Machine Learning and Geothermal Energy

Machine learning automates a mathematical model from given data and makes predictions or decisions.


Advancement was needed in geothermal exploration to make it more reliable and predictable. The Department of Energy believed applying machine learning techniques to geothermal exploration and production could assist in finding and developing new geothermal resources.

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Machine Learning offers substantial opportunities for technology advancement and cost reduction throughout the geothermal project lifecycle, from resource exploration to power plant operations. It can help decide where drilling for geothermal well should take place and predict whether a site geologists pick contains high temperature geothermal resources.

The Utah FORGE (Frontier Observatory for Research in Geothermal Energy) site was chosen by the Department of Energy (DOE) as the winning location for testing and demonstrating new technologies that will advance geothermal heat extraction from naturally fractured, low-permeability host rocks—in particular, enhanced geothermal systems (EGS) energy development.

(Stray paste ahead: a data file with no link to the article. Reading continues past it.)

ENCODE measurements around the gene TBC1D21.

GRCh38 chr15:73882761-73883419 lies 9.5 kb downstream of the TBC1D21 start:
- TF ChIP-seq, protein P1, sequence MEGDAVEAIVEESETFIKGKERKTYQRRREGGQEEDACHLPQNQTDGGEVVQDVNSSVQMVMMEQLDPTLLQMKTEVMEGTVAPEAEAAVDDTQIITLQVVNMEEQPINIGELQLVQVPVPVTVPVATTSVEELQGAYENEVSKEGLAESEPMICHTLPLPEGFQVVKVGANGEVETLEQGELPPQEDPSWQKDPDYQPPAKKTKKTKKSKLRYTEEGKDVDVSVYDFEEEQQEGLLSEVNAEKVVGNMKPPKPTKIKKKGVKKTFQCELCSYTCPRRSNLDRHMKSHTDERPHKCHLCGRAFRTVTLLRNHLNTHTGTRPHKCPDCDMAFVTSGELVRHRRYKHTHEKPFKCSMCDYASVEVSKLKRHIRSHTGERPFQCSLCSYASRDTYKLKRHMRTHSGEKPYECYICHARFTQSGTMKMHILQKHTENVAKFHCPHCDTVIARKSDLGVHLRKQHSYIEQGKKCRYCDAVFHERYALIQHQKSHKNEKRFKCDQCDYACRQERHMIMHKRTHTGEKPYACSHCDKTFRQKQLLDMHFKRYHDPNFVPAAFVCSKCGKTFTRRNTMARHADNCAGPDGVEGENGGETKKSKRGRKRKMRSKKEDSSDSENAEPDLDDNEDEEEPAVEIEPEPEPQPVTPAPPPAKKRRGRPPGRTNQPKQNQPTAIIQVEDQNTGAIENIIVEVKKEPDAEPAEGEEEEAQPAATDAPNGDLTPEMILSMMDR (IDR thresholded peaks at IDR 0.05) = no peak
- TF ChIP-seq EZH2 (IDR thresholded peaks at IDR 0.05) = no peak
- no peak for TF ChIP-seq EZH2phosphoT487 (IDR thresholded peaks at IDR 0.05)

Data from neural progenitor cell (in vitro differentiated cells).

The Utah Geological Survey compiled geothermal information from a variety of publicly available sources including the Southern Methodist University Geothermal Laboratory, U.S. Geological Survey, recently released industry data, and internal unpublished reports. The data consist of 979 records for 952 boreholes throughout Utah.


Using the data supplied from the Utah Geological Survey, the wells were graded and the data labeled. An algorithm was created using Support Vector Machines or SVMs (SVMs are supervised learning models that are widely used for data classification). The algorithm was used to build a model that could make geothermal well predictions.

During subsequent tests and actual drilling the prediction the algorithm made were accurate. Subsequent testing, in other countries, proved the SVM models returned a high prediction accuracy.